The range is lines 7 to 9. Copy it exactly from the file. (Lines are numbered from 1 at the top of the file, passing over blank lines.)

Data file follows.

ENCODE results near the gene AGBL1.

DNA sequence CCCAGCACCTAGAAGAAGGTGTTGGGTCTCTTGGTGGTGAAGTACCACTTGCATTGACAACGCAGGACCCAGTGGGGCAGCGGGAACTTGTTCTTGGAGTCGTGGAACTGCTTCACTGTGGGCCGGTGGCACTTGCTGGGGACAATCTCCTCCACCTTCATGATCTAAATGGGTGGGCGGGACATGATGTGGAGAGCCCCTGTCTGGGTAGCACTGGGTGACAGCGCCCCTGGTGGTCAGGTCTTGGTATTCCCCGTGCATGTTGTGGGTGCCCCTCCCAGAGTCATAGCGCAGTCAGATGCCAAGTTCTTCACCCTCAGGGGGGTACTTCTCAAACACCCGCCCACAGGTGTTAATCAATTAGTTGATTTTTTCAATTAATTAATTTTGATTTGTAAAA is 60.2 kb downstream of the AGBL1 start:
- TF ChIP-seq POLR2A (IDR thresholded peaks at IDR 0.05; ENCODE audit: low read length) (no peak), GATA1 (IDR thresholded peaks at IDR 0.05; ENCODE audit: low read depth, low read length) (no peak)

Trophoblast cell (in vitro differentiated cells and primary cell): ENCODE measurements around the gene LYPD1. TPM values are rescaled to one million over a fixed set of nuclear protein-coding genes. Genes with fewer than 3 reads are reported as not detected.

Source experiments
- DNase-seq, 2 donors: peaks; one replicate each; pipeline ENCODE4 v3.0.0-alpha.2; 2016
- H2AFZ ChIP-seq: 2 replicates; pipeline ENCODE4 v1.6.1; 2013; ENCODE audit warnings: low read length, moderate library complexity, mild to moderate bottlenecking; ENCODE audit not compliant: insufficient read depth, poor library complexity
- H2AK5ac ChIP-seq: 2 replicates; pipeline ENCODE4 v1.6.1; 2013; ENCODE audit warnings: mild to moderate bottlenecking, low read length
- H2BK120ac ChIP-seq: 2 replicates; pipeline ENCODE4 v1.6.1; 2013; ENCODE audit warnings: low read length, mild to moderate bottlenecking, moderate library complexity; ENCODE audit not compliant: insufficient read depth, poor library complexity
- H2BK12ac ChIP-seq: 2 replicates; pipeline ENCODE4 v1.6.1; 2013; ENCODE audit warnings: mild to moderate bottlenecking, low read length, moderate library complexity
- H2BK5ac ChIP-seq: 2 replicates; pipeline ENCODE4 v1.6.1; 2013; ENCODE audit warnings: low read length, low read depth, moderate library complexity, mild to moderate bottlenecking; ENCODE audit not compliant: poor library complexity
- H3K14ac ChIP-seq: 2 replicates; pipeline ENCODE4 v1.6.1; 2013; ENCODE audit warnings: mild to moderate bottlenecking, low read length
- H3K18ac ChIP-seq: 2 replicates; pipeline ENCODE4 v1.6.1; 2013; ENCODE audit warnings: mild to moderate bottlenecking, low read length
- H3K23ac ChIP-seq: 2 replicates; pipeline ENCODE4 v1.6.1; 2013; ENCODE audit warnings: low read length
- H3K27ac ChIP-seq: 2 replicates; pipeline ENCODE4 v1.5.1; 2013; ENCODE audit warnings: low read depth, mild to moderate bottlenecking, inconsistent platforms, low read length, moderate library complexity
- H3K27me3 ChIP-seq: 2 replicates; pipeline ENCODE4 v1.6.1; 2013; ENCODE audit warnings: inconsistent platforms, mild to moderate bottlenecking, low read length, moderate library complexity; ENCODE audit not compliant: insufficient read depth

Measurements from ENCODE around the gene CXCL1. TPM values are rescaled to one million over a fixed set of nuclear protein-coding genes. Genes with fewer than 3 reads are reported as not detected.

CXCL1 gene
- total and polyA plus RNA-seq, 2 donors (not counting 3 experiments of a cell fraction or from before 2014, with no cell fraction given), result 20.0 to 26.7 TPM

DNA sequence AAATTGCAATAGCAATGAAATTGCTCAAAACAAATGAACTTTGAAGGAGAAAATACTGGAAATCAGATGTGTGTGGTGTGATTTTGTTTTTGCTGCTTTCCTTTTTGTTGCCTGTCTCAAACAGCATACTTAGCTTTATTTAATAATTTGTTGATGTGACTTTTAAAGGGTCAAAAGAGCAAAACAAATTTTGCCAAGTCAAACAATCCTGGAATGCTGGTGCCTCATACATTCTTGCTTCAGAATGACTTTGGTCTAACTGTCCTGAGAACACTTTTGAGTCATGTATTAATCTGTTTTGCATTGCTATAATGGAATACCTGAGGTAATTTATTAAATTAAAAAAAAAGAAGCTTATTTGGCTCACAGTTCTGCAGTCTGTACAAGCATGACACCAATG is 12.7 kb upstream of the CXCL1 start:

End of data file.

- H2AFZ ChIP-seq: 2 replicates; pipeline ENCODE4 v1.6.1; 2013; ENCODE audit warnings: low read length, moderate library complexity, mild to moderate bottlenecking; ENCODE audit not compliant: insufficient read depth, poor library complexity
- H2AK5ac ChIP-seq: 2 replicates; pipeline ENCODE4 v1.6.1; 2013; ENCODE audit warnings: mild to moderate bottlenecking, low read length
- H2BK120ac ChIP-seq: 2 replicates; pipeline ENCODE4 v1.6.1; 2013; ENCODE audit warnings: low read length, mild to moderate bottlenecking, moderate library complexity; ENCODE audit not compliant: insufficient read depth, poor library complexity